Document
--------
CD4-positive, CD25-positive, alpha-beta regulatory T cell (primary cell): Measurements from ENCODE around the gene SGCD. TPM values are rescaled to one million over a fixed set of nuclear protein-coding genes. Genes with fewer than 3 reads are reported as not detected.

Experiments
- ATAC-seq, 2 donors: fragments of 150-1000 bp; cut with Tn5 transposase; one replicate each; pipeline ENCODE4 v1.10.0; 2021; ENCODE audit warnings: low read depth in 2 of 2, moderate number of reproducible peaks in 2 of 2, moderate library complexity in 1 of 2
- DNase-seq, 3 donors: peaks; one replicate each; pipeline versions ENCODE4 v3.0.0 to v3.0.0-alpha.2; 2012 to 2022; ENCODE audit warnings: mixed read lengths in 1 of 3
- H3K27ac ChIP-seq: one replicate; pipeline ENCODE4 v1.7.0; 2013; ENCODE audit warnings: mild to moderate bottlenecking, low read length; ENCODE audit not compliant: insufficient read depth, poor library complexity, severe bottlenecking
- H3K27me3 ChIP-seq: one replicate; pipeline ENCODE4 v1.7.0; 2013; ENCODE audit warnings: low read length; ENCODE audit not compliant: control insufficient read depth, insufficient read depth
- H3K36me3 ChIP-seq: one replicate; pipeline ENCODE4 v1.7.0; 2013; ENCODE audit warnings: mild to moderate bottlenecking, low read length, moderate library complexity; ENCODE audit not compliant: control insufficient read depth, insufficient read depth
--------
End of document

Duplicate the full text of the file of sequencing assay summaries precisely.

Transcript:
CD4-positive, CD25-positive, alpha-beta regulatory T cell (primary cell): Measurements from ENCODE around the gene SGCD. TPM values are rescaled to one million over a fixed set of nuclear protein-coding genes. Genes with fewer than 3 reads are reported as not detected.

Experiments
- ATAC-seq, 2 donors: fragments of 150-1000 bp; cut with Tn5 transposase; one replicate each; pipeline ENCODE4 v1.10.0; 2021; ENCODE audit warnings: low read depth in 2 of 2, moderate number of reproducible peaks in 2 of 2, moderate library complexity in 1 of 2
- DNase-seq, 3 donors: peaks; one replicate each; pipeline versions ENCODE4 v3.0.0 to v3.0.0-alpha.2; 2012 to 2022; ENCODE audit warnings: mixed read lengths in 1 of 3
- H3K27ac ChIP-seq: one replicate; pipeline ENCODE4 v1.7.0; 2013; ENCODE audit warnings: mild to moderate bottlenecking, low read length; ENCODE audit not compliant: insufficient read depth, poor library complexity, severe bottlenecking
- H3K27me3 ChIP-seq: one replicate; pipeline ENCODE4 v1.7.0; 2013; ENCODE audit warnings: low read length; ENCODE audit not compliant: control insufficient read depth, insufficient read depth
- H3K36me3 ChIP-seq: one replicate; pipeline ENCODE4 v1.7.0; 2013; ENCODE audit warnings: mild to moderate bottlenecking, low read length, moderate library complexity; ENCODE audit not compliant: control insufficient read depth, insufficient read depth